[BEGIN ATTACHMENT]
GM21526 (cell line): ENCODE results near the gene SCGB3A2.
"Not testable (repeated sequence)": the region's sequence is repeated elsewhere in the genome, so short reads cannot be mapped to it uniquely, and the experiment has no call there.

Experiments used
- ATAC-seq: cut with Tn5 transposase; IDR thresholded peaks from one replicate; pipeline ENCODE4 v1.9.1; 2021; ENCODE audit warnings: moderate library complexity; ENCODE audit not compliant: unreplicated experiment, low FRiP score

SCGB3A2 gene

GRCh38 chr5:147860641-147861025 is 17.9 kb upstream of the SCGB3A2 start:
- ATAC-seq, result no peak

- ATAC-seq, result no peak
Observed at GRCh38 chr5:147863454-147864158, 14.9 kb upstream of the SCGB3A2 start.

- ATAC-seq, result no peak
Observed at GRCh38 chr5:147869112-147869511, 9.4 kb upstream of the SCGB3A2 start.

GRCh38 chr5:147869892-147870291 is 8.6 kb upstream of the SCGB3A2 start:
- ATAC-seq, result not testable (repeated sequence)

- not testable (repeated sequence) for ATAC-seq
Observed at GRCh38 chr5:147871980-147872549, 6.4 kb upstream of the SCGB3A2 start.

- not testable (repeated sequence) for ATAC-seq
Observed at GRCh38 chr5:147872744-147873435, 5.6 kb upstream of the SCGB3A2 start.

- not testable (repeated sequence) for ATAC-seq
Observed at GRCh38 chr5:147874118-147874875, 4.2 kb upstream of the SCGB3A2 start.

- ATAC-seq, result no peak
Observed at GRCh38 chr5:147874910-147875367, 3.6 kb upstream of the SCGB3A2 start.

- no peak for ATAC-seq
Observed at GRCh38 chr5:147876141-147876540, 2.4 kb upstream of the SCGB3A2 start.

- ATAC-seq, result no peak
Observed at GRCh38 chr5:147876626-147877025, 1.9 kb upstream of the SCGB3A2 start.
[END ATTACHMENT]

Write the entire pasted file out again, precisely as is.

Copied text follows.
GM21526 (cell line): ENCODE results near the gene SCGB3A2.
"Not testable (repeated sequence)": the region's sequence is repeated elsewhere in the genome, so short reads cannot be mapped to it uniquely, and the experiment has no call there.

Experiments used
- ATAC-seq: cut with Tn5 transposase; IDR thresholded peaks from one replicate; pipeline ENCODE4 v1.9.1; 2021; ENCODE audit warnings: moderate library complexity; ENCODE audit not compliant: unreplicated experiment, low FRiP score

SCGB3A2 gene

GRCh38 chr5:147860641-147861025 is 17.9 kb upstream of the SCGB3A2 start:
- ATAC-seq, result no peak

- ATAC-seq, result no peak
Observed at GRCh38 chr5:147863454-147864158, 14.9 kb upstream of the SCGB3A2 start.

- ATAC-seq, result no peak
Observed at GRCh38 chr5:147869112-147869511, 9.4 kb upstream of the SCGB3A2 start.

GRCh38 chr5:147869892-147870291 is 8.6 kb upstream of the SCGB3A2 start:
- ATAC-seq, result not testable (repeated sequence)

- not testable (repeated sequence) for ATAC-seq
Observed at GRCh38 chr5:147871980-147872549, 6.4 kb upstream of the SCGB3A2 start.

- not testable (repeated sequence) for ATAC-seq
Observed at GRCh38 chr5:147872744-147873435, 5.6 kb upstream of the SCGB3A2 start.

- not testable (repeated sequence) for ATAC-seq
Observed at GRCh38 chr5:147874118-147874875, 4.2 kb upstream of the SCGB3A2 start.

- ATAC-seq, result no peak
Observed at GRCh38 chr5:147874910-147875367, 3.6 kb upstream of the SCGB3A2 start.

- no peak for ATAC-seq
Observed at GRCh38 chr5:147876141-147876540, 2.4 kb upstream of the SCGB3A2 start.

- ATAC-seq, result no peak
Observed at GRCh38 chr5:147876626-147877025, 1.9 kb upstream of the SCGB3A2 start.